RAS is the founding member of a superfamily of GTPases and regulates signaling pathways involved in cellular growth control. While recent studies have shown that the activation state of RAS can be controlled by lysine ubiquitylation and acetylation, the existence of lysine methylation of the RAS superfamily GTPases remains unexplored. In contrast to acetylation, methylation does not alter the side chain charge and it has been challenging to deduce its impact on protein structure by conventional amino acid substitutions. Herein, we investigate lysine methylation on RAS and RAS-related GTPases. We developed GoMADScan (Go language-based Modification Associated Database Scanner), a new user-friendly application that scans and extracts posttranslationally modified peptides from databases. The GoMADScan search on PhosphoSitePlus databases identified methylation of conserved lysine residues in the core GTPase domain of RAS superfamily GTPases, including residues corresponding to RAS Lys-5, Lys-16, and Lys-117. To follow up on these observations, we immunoprecipitated endogenous RAS from HEK293T cells, conducted mass spectrometric analysis and found that RAS residues, Lys-5 and Lys-147, undergo dimethylation and monomethylation, respectively. Since mutations of Lys-5 have been found in cancers and RASopathies, we set up molecular dynamics (MD) simulations to assess the putative impact of Lys-5 dimethylation on RAS structure. Results from our MD analyses predict that dimethylation of Lys-5 does not significantly alter RAS conformation, suggesting that Lys-5 methylation may alter existing protein interactions or create a docking site to foster new interactions. Taken together, our findings uncover the existence of lysine methylation as a novel posttranslational modification associated with RAS and the RAS superfamily GTPases, and putative impact of Lys-5 dimethylation on RAS structure.
Citation: Yoshino H, Yin G, Kawaguchi R, Popov KI, Temple B, Sasaki M, et al. (2019) Identification of lysine methylation in the core GTPase domain by GoMADScan. PLoS ONE 14(8): e0219436. https://doi.org/10.1371/journal.pone.0219436
Editor: Albert Jeltsch, Universität Stuttgart, GERMANY
Received: March 6, 2019; Accepted: June 24, 2019; Published: August 7, 2019
Copyright: © 2019 Yoshino et al. This is an open access article distributed under the terms of the Creative Commons Attribution License, which permits unrestricted use, distribution, and reproduction in any medium, provided the original author and source are credited.
Data Availability: All relevant data are within the manuscript.
Funding: S.K. was supported, in part, by the Kanae Foundation. H.Y. was supported by the Uehara Memorial Foundation. R.K. by Grant-in Aid for JSPS Fellows [Grant Number 14J00402]. The work is supported in part by R01 GM106227 and P01CA203567 (S.L.C.), the Kanae foundation, the University of Cincinnati startup fund, UC Brain Tumor Center MTP fund, Marlene Harris-Ride Cincinnati Breast Cancer Grant, R21NS100077 and 1R01NS089815 (A.T.S.). J.M.A. is supported in part by NIH grant 5P01CA120964.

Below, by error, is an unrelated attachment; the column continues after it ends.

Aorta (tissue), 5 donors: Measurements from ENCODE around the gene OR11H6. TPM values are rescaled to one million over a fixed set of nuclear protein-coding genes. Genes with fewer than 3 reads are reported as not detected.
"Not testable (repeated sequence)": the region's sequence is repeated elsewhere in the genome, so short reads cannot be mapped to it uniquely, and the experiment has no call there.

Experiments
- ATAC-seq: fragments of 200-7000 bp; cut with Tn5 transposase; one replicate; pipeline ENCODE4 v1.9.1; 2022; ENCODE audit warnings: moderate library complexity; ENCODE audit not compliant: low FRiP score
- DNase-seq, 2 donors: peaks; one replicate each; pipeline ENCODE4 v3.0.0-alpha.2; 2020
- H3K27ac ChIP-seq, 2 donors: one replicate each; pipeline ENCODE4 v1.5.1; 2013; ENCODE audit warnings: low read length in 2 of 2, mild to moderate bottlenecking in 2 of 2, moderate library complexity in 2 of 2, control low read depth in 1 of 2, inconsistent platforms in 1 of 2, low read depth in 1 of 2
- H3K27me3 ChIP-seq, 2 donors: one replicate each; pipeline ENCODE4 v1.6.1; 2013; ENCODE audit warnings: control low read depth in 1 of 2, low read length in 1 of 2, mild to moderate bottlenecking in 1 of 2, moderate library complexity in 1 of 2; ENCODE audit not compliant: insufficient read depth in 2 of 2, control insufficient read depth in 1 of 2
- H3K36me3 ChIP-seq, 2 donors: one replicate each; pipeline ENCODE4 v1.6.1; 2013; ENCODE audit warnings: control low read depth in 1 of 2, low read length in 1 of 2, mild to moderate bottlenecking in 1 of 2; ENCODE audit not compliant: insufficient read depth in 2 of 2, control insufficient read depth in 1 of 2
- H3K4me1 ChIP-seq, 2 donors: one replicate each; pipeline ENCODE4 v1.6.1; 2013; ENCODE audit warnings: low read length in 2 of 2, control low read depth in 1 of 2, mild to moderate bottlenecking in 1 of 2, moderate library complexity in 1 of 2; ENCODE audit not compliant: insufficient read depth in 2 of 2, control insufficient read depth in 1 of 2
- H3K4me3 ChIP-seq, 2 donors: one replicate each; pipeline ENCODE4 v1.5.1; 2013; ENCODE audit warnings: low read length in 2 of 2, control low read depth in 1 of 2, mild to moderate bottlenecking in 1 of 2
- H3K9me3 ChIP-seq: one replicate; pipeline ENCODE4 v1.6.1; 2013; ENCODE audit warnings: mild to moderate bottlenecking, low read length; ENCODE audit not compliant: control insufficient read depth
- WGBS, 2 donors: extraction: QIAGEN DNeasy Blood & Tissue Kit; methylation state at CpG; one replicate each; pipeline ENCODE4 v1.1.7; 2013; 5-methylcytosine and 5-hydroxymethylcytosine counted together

Competing interests: The authors have declared that no competing interests exist.
The small GTPase RAS is a signaling switch, cycling between active GTP- and inactive GDP-bound states. As dysregulation of RAS activity promotes cancer [1–6] and developmental disorders [7–10], wide-scale efforts are in place to generate agents that antagonize aberrant RAS function. Although development of direct inhibitors of RAS has historically proven challenging [11–15], compounds that target a specific oncogenic mutant (KRAS G12C) [16–18] are now in phase I clinic trials (Clinical Trial number: NCT03600883, NCT03785249). While these inhibitors appear quite promising, they target one out of many possible oncogenic RAS mutants. Moreover, oncogenic RAS mutants are populated in the active GTP-bound state, and these covalent inhibitors react with the less active GDP-bound state. Hence, understanding novel mechanisms of RAS regulation may prove helpful in identifying new therapeutic approaches for targeting RAS-driven tumors and developmental disorders.
RAS proteins contain a core guanine nucleotide binding (G)-domain that consists of five conserved G boxes [19,20]. These G boxes are the basis of the high affinity and specificity of RAS proteins for guanine nucleotides (GDP and GTP). Binding of either GDP or GTP promotes distinct conformational changes in two key regions, termed switch I and II. In an unstimulated cell, cellular RAS is populated in the ‘inactive’ GDP-bound conformation, despite the high GTP/GDP intracellular ratio. Guanine nucleotide Exchange Factors (GEFs) bind and upregulate RAS activity by promoting nucleotide exchange to facilitate association of the more abundant cytosolic GTP, whereas RAS GTPase activating proteins (GAPs) bind to RAS and accelerate the intrinsic rate of GTP hydrolysis to downregulate RAS activity [21–23]. The active RAS GTP-bound conformation of the two switch regions is recognized by effector targets and culminates in downstream signaling.